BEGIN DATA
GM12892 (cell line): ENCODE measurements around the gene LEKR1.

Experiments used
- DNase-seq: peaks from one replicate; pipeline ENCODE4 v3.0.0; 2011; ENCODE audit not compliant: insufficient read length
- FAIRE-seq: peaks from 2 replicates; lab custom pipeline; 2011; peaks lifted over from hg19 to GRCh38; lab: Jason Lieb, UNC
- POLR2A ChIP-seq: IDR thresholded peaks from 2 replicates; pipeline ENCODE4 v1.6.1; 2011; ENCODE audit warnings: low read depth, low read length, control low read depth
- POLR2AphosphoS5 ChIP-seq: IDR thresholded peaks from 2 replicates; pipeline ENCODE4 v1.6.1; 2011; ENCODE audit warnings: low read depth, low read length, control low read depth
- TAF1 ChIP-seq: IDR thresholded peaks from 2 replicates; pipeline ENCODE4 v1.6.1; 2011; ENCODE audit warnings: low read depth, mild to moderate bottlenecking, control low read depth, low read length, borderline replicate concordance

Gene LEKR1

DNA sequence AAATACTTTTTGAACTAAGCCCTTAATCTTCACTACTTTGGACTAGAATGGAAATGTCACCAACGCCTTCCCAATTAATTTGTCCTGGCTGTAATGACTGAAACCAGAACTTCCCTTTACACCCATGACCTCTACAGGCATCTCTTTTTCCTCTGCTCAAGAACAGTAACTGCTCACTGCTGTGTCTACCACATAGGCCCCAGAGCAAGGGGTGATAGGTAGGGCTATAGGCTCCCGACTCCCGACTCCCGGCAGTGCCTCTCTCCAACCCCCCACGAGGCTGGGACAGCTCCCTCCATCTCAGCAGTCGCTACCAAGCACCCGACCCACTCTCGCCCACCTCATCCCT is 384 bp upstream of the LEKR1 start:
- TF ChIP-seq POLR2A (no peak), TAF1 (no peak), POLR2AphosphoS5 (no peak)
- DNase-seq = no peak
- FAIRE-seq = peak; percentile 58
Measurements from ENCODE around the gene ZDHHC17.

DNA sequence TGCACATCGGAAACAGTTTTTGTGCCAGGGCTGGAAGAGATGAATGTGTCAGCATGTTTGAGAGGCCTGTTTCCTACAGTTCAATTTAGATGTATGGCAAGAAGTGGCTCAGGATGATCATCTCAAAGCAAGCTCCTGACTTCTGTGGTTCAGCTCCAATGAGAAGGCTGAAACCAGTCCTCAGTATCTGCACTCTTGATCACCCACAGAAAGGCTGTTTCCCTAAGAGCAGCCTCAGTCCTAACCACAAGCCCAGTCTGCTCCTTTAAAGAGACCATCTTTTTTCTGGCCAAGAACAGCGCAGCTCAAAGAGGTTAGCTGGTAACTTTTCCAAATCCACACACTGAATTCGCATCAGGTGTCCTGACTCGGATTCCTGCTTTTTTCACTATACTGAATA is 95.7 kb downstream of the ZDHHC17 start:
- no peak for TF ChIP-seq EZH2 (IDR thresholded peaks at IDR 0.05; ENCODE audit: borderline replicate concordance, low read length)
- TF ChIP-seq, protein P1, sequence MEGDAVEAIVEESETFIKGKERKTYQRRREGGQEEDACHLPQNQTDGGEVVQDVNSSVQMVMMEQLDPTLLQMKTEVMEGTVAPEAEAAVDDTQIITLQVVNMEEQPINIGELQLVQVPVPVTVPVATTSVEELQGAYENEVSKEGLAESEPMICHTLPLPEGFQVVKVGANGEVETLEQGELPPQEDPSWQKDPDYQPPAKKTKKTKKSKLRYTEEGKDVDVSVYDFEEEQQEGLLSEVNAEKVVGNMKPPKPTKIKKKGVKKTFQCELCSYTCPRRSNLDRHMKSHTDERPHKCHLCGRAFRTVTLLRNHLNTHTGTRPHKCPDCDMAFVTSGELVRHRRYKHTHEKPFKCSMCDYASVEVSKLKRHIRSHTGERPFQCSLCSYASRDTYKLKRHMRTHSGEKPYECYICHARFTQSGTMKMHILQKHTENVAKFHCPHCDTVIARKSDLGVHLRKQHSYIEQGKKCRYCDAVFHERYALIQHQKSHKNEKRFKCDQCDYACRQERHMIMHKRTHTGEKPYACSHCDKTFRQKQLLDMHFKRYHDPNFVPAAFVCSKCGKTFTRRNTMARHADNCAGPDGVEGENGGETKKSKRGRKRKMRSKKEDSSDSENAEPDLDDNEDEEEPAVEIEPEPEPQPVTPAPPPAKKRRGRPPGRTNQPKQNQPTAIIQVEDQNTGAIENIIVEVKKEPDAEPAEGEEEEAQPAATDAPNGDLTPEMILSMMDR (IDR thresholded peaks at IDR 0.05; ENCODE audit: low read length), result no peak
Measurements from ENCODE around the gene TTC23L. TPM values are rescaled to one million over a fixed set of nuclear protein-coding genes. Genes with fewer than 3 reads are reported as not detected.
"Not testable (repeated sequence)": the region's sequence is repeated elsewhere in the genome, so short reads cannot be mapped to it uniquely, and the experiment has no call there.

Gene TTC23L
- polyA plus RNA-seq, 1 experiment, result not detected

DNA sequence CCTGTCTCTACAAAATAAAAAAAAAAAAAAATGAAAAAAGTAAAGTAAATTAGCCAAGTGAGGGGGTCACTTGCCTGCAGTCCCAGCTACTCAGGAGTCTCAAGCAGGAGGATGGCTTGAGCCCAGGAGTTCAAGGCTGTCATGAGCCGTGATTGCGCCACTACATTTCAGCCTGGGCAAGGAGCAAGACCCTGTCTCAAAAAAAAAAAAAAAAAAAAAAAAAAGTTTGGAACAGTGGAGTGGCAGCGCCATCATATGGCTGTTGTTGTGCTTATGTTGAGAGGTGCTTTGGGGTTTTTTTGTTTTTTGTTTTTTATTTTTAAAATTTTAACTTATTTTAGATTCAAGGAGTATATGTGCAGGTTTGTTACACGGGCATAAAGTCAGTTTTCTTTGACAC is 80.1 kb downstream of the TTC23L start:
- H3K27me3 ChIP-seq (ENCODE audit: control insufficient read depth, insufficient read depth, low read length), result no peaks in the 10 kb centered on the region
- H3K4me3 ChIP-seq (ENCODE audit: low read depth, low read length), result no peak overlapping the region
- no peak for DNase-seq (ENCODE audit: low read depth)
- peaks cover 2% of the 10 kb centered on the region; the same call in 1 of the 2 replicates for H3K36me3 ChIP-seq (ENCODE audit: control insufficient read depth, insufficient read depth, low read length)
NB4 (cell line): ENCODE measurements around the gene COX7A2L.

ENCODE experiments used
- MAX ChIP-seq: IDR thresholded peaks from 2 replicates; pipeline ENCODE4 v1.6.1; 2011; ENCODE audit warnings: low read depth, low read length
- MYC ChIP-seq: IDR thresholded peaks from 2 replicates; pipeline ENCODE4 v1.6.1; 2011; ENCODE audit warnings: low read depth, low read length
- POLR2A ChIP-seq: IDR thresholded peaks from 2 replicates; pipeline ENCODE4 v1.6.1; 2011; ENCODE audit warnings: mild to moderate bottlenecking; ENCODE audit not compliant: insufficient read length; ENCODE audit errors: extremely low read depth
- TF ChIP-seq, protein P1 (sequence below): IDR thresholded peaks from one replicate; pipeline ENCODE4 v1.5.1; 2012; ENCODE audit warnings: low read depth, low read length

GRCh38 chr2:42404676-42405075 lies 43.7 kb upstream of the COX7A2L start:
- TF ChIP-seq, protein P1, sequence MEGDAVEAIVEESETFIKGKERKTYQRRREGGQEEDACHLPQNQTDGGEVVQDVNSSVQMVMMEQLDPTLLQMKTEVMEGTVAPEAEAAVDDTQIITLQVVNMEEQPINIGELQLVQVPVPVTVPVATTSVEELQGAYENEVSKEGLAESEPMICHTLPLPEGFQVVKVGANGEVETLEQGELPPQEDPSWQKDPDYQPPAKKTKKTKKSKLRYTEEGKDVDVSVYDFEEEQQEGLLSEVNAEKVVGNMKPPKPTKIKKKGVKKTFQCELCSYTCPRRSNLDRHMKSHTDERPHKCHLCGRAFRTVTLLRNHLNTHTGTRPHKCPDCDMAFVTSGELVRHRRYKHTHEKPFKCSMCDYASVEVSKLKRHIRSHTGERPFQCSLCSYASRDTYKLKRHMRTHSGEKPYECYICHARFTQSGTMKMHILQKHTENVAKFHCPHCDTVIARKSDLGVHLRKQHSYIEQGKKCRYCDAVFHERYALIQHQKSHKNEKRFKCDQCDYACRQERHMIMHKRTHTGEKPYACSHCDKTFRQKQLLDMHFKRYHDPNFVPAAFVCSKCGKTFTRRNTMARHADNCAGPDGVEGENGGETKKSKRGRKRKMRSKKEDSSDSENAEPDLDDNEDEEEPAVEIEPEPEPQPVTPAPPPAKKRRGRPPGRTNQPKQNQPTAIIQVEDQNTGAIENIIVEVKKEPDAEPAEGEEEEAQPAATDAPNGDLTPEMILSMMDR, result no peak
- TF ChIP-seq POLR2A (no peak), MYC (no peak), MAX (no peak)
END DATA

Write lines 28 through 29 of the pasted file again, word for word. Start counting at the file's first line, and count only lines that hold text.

- MAX ChIP-seq: IDR thresholded peaks from 2 replicates; pipeline ENCODE4 v1.6.1; 2011; ENCODE audit warnings: low read depth, low read length
- MYC ChIP-seq: IDR thresholded peaks from 2 replicates; pipeline ENCODE4 v1.6.1; 2011; ENCODE audit warnings: low read depth, low read length